Ding Junhui (@1.6) vs Joe Perry (@2.3)

Our Prediction:

Ding Junhui will win

Ding Junhui – Joe Perry Match Prediction | 02-09-2019 00:00

He became the first Asian player to reach the final of the World Championship, in 2016. Ding turned professional in 2003, at the age of 16. He achieved his first major professional successes in 2005 when he won the China Open and subsequently the UK Championship, becoming the first player from outside the British Isles to take the title. After his win at the 2006 Northern Ireland Trophy, Ding became the second player after John Higgins to win three ranking titles before their 20th birthday. In the 2013/2014 season, Ding equalled Stephen Hendry's record of winning five ranking titles in a single season. Ding is the 2016 Six-red World Champion, and has won a total of 13 major ranking titles.

Ding beat Martin Gould by 108 and Judd Trump by 1310 in the first and second rounds, respectively.[95][96] He defeated Mark Williams in the quarter-finals 133, and Alan McManus in the semi-final 1711, during which he set a new record for the highest number of century breaks made by a single player in a World Championship match at the Crucible Theatre with seven. He compiled his 400th century break of his career during this run. Ding made the sixth 147 break of his career in the quarter-finals of the Welsh Open against Neil Robertson and also made a 120, but these were the only frames he could win as he was defeated 52.[93]At the World Grand Prix, Ding beat Ben Woollaston 43, Peter Ebdon 40, and Thepchaiya Un-Nooh 43 to reach his first semi-final of the season against Shaun Murphy, but lost 63.[92] In the quarter-finals of the PTC Finals, Ding was defeated 42 by Barry Hawkins and he lost 51 to Lee Walker in China Open qualifying.[94] It meant that Ding had gone from winning five ranking events two seasons ago to now dropping outside of the world's top 16 and needing to qualify for the World Championship. Ding's victory made him the first Asian player to reach the final of the World Championship.[97][98] He made 15 century breaks during the championship one short of the record of 16 set by Stephen Hendry in the 2002 Championship. He did so by winning three matches, conceding just seven frames along the way.

The match was watched by 110 million people on China's national sports channel CCTV-5, the largest television audience recorded for a snooker match.[11] In December 2005, Ding beat Jimmy White, Paul Hunter and Joe Perry to reach the final of the UK Championship. At the end of the season, he was ranked number 27. Following this victory, Ding's provisional world ranking rose from 62 at the start of the season to 60, followed by a rise to number 31. In the final, Ding beat then world number 3 Stephen Hendry by 95 to score his first ranking tournament win. In April 2005, he celebrated his 18th birthday by reaching the final of the China Open in Beijing, along the way defeating world top-16 ranked players Peter Ebdon, Marco Fu and Ken Doherty. In the final, he beat Steve Davis by 106 to become the first player from outside the UK to win the tournament.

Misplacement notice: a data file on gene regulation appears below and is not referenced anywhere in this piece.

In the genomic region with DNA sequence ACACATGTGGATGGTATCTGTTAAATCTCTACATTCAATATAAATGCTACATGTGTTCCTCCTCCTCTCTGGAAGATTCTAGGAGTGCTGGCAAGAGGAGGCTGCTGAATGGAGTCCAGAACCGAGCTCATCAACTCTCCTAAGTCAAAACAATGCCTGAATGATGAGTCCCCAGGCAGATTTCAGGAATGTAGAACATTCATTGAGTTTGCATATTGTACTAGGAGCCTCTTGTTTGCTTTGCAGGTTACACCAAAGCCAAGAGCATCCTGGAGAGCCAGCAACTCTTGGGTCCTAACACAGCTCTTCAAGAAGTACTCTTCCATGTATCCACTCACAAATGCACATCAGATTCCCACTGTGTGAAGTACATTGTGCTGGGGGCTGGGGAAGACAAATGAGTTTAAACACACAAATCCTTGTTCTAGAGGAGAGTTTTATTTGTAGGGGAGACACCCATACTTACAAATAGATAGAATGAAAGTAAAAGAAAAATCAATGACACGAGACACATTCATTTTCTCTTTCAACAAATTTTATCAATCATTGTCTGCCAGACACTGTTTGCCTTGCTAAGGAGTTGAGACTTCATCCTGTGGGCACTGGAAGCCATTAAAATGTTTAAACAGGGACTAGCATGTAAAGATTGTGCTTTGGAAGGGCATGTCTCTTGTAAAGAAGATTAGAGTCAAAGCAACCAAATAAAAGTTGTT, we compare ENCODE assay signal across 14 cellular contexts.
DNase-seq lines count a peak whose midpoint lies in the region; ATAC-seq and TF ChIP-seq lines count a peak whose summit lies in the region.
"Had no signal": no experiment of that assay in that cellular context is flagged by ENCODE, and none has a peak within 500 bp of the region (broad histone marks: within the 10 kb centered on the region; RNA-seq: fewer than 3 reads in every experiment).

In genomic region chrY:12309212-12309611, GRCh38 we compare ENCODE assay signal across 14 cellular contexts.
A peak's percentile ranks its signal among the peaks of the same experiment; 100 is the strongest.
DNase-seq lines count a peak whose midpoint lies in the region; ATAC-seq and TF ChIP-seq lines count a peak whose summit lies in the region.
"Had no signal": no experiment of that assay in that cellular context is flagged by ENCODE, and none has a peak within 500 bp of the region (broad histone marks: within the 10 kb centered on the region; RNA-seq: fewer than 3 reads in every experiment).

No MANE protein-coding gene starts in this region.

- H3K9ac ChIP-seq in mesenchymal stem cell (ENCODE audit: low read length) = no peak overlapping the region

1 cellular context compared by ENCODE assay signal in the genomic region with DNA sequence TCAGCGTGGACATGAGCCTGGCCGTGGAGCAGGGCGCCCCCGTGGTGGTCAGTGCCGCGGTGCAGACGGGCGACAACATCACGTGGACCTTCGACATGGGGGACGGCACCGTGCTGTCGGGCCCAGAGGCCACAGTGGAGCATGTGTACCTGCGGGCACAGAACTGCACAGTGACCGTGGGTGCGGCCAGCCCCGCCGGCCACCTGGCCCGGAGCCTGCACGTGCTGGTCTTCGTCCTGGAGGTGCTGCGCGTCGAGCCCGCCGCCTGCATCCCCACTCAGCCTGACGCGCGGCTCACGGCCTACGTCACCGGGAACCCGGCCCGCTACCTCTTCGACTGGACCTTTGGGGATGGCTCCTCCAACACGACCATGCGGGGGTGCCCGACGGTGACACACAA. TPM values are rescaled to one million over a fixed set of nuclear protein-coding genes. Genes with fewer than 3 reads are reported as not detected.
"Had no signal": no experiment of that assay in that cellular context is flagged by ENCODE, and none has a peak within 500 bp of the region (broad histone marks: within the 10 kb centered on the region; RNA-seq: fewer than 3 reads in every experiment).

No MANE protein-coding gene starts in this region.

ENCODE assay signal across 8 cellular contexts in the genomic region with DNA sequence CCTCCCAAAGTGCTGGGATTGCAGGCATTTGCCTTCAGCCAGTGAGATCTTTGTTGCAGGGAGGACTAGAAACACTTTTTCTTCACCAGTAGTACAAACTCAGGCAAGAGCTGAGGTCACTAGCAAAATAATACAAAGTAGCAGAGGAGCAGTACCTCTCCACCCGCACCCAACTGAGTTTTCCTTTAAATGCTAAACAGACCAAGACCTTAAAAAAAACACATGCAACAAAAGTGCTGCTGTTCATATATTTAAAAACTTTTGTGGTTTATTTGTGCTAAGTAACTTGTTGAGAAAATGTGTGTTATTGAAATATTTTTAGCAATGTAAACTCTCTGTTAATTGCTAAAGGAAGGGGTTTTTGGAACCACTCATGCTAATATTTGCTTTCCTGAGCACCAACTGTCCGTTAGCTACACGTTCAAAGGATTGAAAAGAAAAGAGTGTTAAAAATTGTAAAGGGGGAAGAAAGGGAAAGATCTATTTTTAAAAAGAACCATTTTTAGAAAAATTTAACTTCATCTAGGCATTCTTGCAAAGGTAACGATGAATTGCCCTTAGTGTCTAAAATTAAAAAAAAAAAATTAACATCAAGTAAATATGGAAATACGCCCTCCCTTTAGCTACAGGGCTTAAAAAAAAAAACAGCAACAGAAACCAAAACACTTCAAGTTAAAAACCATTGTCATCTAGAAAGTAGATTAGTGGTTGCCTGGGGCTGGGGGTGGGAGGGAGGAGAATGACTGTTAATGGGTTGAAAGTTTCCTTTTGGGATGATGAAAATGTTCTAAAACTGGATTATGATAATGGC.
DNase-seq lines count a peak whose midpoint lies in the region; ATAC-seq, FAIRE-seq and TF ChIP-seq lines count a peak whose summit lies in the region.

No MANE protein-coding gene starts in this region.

Maximum breaks[edit]

He began playing snooker at age 9, and rose to international prominence in 2002 after winning the Asian Under-21 Championship, the Asian Championship, and becoming the youngest winner of the IBSF World Under-21 Championship at age 15. Ding Junhui (Chinese: ; born 1 April 1987) is a Chinese professional snooker player who has been considered the most successful Asian player in the history of the sport. In 2016, Ding won the Six-red World Championship.

Ding won the Six-red World Championship, beating Stuart Bingham on the final black in the final by 87.[100] Ding went on to win his second Shanghai Masters title, defeating Mark Selby 106 in the final.

After the hat-trick, Ding reached world number three in the rankings for the first time in his career, before reaching number two just behind Neil Robertson.

Ding was defeated in the next two consecutive tournaments in the first round, losing 52 to Stephen Maguire in the Malta Cup[19] and 51 to Jamie Cope in the Welsh Open.[20] In March 2007, Ding qualified for the televised stages of the 2007 World Championship for the first time after beating Mark Davis in the final qualifying round.[21] However, Ding's losing streak in ranking tournaments continued with a 53 loss to Barry Hawkins in the first round of the China Open and a 102 loss against O'Sullivan at the World Championship, but he still ended the season ranked at number 9.

World snooker Championship Predictions

In the third round of the UK Championship, Ding fought from 51 down to send his match against James Cahill to a deciding frame. The run included recovering from needing three snookers in the 10th frame when Cahill left a free ball.

Ding appeared resigned to defeat, taking little time to consider his shot selection, and shook hands with O'Sullivan after the frame, after which O'Sullivan consoled an upset Ding and the two walked arm in arm to the backstage area. Along with the boisterous and hostile nature of the London crowd, Ding left the table in tears during the twelfth frame, trailing 83 in the best of 19 frames contest. As it was the last frame before the mid-session interval, it was unsure if Ding conceded the match. After Ding won the first two frames, O'Sullivan went on to dominate the match.

Given how well Perry scored in the first round Ding will have to score well here else this could be another early exit for him. You get the feeling these days that if Ding can play from the front he will be ok but if he has to battle it out or if he is struggling at any point the fight isnt in him and that has to be a concern here.